46.a. Referral for mitral valve repair. He is now symptomatic with depressed ejection fraction and a dilated LV. This is a class I indication for surgery. Valve repair as opposed to replacement is the preferred surgical treatment. Medical therapy may be needed as an adjunct, but is insufficient as the sole treatment.

47.c. Life expectancy <1 year. Life expectancy of <1 year, despite treatment of AS, is an absolute contraindication for TAVR. Severe peripheral artery disease precludes a transfemoral approach; however, the procedure may be done via a transapical approach, a transsubclavian approach, and even a transaortic approach. Severe pulmonary disease and an inaccessible apex preclude a transapical approach but the other approaches remain available. Active endocarditis is a contraindication to the procedure. The available valves are suitable for annular sizes between 19 and 29 mm.

48.c. Mitral and tricuspid stenoses. The loud S1, opening snap, and apical diastolic rumble are features of mitral stenosis. The presence of the diastolic rumble along the sternal border, which increases with inspiration, along with the prominent a wave in the JVP and evidence of systemic venous congestion (hepatomegaly and peripheral edema) suggests that concomitant tricuspid stenosis is present as well.

49.c. Cardiac catheterization. By physical examination, the patient has severe AS (no A2 of second heart sound, late-peaking murmur, and diminished carotid upstrokes). A stress test would not be appropriate in a patient with symptomatic AS. An echocardiogram would usually be the first step, but proceeding directly to catheterization to measure transvalvular gradients and assess coronary anatomy would be reasonable. SL NTG could have disastrous consequences in this setting. By reducing preload, it may precipitate syncope.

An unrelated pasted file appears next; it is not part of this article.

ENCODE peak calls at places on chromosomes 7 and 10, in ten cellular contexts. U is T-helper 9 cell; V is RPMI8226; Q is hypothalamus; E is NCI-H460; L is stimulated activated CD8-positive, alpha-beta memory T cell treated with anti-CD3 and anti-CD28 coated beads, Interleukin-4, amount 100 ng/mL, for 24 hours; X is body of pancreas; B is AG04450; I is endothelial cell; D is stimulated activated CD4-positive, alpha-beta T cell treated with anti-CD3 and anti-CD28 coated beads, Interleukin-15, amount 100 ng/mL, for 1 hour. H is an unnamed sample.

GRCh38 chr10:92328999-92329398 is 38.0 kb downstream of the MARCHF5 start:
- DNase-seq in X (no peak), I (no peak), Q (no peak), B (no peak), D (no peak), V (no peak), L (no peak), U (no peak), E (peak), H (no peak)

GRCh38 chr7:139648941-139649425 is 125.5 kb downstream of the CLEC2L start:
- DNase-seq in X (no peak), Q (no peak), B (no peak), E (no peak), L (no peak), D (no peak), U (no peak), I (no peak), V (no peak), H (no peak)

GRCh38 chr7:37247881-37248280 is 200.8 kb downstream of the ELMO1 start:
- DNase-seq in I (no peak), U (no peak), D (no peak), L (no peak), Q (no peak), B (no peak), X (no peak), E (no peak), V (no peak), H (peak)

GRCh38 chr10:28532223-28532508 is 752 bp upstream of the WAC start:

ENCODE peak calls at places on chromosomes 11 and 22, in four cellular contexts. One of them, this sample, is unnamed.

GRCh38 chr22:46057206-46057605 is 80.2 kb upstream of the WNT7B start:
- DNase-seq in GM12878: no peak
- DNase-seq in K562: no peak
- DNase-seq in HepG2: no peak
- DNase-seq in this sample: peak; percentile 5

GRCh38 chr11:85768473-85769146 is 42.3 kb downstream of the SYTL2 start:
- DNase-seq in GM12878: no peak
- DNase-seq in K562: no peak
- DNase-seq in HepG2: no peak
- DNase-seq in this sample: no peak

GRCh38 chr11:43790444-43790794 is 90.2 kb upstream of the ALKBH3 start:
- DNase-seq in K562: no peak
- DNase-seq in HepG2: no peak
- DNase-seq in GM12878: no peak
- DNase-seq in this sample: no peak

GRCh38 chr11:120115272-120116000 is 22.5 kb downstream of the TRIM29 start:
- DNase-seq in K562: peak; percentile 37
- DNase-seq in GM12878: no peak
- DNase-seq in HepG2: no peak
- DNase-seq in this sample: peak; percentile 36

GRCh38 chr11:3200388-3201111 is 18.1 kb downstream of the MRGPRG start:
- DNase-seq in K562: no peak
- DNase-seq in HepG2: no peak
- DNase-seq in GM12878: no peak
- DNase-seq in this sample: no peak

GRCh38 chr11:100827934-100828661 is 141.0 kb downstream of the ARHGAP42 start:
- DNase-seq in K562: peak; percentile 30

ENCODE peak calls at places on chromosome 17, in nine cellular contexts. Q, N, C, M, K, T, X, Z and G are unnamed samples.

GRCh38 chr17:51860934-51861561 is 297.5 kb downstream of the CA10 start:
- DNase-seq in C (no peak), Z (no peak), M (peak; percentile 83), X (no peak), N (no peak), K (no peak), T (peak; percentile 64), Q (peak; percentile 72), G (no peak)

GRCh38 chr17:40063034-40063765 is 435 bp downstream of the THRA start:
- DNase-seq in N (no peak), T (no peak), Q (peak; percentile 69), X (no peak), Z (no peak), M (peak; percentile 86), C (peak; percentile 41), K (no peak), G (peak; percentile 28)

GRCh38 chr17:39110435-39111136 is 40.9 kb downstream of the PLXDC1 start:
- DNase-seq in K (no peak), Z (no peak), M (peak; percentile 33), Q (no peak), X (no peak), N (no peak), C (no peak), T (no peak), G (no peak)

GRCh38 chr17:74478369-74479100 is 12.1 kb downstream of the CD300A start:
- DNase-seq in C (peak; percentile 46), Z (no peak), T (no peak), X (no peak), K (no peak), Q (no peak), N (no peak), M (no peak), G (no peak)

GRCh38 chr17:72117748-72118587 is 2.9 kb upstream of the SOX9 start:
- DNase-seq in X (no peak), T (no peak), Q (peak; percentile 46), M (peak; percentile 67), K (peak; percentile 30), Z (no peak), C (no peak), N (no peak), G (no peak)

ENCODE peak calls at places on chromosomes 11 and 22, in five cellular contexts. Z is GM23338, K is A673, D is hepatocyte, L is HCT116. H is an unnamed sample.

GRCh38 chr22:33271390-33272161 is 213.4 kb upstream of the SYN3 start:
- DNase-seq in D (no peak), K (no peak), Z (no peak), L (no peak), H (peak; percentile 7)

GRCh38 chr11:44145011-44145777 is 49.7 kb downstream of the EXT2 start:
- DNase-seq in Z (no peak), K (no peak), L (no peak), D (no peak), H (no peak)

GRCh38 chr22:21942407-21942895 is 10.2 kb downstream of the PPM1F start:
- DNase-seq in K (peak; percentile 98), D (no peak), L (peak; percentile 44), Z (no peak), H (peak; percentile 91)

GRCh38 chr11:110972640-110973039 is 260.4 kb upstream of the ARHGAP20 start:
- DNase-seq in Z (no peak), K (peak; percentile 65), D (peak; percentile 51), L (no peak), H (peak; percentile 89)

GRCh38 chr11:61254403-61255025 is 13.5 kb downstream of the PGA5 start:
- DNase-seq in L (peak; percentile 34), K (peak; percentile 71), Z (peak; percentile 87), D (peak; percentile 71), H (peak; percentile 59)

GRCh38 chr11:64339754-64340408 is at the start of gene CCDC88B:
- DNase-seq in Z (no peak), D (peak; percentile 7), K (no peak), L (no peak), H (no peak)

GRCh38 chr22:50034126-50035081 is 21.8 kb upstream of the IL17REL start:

50.b. Refer for percutaneous balloon valvuloplasty, followed by gastrectomy. He has symptomatic critical AS. AVR, with concomitant need for anticoagulation while on cardiopulmonary bypass, is not an attractive first option. Proceeding directly to gastric surgery would carry high risk, given the ongoing symptoms. Valvuloplasty would be a reasonable bridge to lower risk from the noncardiac surgery.

51.a. Bovine pericardial valve. He is at an age where there is substantial durability of the bioprosthetic valve. He is at increased risk for anticoagulation; thus, mechanical valves would not be the valve of first choice. By history, he would not appear to need anticoagulation for any other indication. Homograft is not unreasonable, but there would not appear to be any hemodynamic or durability benefits for an 80-year-old patient, and its insertion requires a more difficult operation.

52.c. ∼50% of cases have a bicuspid aortic valve. Coarctation of the aorta is suspected clinically and confirmed on a gated CT angiogram of the thoracic aorta. This lesion is frequently associated with concomitant congenital cardiac anomalies, the most frequent of which is a bicuspid aortic valve (occurs in ∼50% to 85% of cases).